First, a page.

Trial date set in Lakeridge hazing case
A trial date has been set in a federal lawsuit that pits the Lake Oswego School District and other defendants against a former Pacer dancer and her family, who allege that hazing took place at Lakeridge High School.
The case is scheduled to go before U.S. District Judge Michael Mosman on Oct. 31 at the federal courthouse in downtown Portland, with a pretrial conference planned for the day before.
Plaintiffs' attorney Leta Gorman said attorneys will now be working on trial preparations, such as retaining experts and obtaining expert reports.
Mosman said in a May 25 order that all defendants in the case should face a claim of negligence. He also said former head dance coach Kayla Nordlum should face claims of false imprisonment, a violation of First Amendment rights and intentional infliction of emotional distress.
Karen Vickers, an attorney for the district, has previously said that she considers one claim of negligence against the district "defensible."
The lawsuit was filed two years ago on behalf of a former member of the Lakeridge High School dance team. Now a Lakeridge junior, the dancer said she and other incoming freshmen were hazed at an August 2014 team initiation; according to the lawsuit, the girls were pelted with water pistols; covered with syrup and feathers and told to wrestle in front of intoxicated students, some of them male; coaxed to step deeper and deeper into the Willamette River late at night; and forced to ride unbuckled on the floor of cars.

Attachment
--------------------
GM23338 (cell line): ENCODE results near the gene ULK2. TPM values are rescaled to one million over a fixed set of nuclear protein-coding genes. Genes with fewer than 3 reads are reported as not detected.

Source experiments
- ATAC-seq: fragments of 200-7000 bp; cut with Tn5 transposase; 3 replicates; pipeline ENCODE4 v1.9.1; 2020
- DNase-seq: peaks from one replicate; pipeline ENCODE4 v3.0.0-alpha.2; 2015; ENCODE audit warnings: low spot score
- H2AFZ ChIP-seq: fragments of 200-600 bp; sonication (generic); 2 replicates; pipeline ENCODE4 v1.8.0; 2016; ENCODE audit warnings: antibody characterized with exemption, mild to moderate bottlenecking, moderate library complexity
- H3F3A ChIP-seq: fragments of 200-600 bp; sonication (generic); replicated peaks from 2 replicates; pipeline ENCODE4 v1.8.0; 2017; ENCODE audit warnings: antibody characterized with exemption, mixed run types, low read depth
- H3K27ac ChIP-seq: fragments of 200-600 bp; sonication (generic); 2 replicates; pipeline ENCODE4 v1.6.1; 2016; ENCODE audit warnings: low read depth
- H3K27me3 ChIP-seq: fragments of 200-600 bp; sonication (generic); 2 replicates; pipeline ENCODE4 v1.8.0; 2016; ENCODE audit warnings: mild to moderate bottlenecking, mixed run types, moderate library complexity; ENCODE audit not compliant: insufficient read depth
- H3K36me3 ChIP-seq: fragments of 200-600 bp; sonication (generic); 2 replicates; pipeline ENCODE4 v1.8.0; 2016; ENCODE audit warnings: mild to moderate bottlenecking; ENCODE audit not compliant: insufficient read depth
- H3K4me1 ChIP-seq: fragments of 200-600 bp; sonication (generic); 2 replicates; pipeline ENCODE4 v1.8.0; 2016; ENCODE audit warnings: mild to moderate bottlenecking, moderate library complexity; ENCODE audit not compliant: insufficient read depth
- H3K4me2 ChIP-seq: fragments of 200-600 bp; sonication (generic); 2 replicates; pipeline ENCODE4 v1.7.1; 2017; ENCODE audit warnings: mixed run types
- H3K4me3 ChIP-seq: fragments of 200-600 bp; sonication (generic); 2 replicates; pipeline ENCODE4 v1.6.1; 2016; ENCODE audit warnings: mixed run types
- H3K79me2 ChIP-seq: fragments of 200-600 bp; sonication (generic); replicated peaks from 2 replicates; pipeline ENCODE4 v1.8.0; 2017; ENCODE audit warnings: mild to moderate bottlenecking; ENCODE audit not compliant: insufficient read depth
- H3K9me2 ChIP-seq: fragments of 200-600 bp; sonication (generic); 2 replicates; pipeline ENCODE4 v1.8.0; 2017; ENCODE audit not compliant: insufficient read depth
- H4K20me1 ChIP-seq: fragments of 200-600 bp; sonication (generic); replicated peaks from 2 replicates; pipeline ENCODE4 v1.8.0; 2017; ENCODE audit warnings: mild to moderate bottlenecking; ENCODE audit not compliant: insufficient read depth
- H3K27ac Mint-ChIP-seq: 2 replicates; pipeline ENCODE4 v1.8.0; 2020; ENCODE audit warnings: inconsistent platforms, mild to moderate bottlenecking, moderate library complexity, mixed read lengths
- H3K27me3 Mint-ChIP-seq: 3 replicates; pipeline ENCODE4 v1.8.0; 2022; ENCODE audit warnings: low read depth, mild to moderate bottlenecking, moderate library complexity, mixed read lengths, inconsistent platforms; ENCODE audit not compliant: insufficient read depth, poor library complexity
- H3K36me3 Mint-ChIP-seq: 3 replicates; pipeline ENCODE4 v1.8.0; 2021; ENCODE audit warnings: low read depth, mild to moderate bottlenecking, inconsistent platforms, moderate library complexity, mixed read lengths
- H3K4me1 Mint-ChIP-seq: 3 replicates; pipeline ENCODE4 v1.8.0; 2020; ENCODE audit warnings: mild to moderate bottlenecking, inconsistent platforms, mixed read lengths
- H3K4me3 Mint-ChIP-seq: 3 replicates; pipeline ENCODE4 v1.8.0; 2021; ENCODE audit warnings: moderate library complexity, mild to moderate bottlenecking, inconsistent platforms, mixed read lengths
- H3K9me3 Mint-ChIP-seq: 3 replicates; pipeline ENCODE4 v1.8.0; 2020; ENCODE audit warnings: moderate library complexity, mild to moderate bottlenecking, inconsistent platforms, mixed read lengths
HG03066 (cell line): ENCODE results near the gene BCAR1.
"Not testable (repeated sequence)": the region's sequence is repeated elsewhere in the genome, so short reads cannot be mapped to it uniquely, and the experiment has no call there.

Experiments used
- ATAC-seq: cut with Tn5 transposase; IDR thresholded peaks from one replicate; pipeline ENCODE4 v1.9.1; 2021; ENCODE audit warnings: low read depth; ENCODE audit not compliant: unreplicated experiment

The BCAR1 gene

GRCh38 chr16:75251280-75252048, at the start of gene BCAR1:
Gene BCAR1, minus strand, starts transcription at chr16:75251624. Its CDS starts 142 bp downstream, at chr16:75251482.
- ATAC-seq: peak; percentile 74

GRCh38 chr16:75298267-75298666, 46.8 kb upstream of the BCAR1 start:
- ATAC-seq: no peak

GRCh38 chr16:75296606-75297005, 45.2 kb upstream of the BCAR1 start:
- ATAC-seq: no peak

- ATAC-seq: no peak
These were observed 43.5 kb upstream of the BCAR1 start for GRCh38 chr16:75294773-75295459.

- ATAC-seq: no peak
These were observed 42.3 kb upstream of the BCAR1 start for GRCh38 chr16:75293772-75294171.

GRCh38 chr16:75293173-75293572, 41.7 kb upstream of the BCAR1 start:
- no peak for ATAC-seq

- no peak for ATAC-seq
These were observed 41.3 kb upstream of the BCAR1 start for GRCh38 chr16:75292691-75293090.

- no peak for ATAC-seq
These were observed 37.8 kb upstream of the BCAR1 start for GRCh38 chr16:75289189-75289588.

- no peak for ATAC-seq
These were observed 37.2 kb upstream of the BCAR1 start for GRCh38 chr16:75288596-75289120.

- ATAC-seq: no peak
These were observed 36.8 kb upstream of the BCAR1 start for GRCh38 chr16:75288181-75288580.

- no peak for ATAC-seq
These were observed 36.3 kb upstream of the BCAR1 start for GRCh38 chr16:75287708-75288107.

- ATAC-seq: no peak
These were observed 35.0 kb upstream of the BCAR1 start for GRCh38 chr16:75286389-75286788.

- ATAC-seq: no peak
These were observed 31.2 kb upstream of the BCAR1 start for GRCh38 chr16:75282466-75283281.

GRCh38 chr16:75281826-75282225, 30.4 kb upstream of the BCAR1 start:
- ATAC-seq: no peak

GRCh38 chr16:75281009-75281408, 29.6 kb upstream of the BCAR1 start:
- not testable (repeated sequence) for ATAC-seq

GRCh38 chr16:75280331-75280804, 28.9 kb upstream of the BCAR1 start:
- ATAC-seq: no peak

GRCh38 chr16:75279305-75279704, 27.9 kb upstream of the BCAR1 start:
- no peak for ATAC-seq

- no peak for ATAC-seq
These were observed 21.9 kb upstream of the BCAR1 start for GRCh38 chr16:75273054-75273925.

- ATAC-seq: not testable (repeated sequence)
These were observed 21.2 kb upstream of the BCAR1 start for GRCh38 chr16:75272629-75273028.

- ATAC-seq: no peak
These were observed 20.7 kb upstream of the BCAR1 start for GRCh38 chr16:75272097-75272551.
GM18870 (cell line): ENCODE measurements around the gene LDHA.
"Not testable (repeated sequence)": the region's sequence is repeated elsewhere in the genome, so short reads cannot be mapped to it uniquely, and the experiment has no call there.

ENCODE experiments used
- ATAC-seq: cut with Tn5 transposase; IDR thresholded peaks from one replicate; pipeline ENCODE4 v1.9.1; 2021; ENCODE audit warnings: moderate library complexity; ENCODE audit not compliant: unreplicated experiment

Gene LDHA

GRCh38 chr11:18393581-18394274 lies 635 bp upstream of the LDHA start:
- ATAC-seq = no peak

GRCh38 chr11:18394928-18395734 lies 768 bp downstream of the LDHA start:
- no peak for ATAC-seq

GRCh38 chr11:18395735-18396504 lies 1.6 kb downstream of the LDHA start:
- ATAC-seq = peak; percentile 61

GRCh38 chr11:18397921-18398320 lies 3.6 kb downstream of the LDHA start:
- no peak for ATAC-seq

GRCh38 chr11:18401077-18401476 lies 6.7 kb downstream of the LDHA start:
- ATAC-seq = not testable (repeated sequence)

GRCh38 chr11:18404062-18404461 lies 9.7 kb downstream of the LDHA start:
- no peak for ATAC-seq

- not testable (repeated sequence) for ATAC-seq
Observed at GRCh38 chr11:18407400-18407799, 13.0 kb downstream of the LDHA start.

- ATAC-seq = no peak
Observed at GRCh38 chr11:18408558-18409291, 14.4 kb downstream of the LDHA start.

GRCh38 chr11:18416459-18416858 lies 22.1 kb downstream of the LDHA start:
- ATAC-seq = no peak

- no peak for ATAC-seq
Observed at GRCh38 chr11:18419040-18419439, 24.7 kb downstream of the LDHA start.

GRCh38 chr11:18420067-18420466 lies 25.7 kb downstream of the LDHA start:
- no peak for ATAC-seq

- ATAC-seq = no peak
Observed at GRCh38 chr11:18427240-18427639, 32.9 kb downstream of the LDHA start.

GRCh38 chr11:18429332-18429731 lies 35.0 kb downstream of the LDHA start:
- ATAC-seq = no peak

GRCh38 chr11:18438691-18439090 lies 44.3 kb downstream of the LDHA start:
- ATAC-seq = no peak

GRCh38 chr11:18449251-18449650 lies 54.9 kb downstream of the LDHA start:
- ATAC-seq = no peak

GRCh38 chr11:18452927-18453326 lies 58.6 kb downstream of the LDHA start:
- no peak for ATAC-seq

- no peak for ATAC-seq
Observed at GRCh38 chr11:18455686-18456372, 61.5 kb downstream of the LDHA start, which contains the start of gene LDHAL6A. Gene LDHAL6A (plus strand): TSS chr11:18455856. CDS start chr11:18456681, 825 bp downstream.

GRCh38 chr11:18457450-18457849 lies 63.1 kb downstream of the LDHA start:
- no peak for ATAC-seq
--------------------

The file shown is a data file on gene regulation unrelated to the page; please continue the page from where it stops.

The young dancer also claims that during a Sunriver trip later that month, Nordlum forced dancers to stay in their rooms by blocking doors with duct tape until parents objected.
The dancer, whose name is not being published by The Review because she is a minor, also said the coach retaliated against her after she spoke up about the incidents and that the school district did not protect her.
Since 2014, LOSD and Lakeridge administrators have revised sports coaching standards to include in-season coaching evaluations and created and implemented a plan to improve school and districtwide culture. LOSD staff has reviewed the coaches and athletic programs.
In addition, the district has brought in a speaker from Coaching Peace, an organization that works to foster empathy and team-building for adults and students.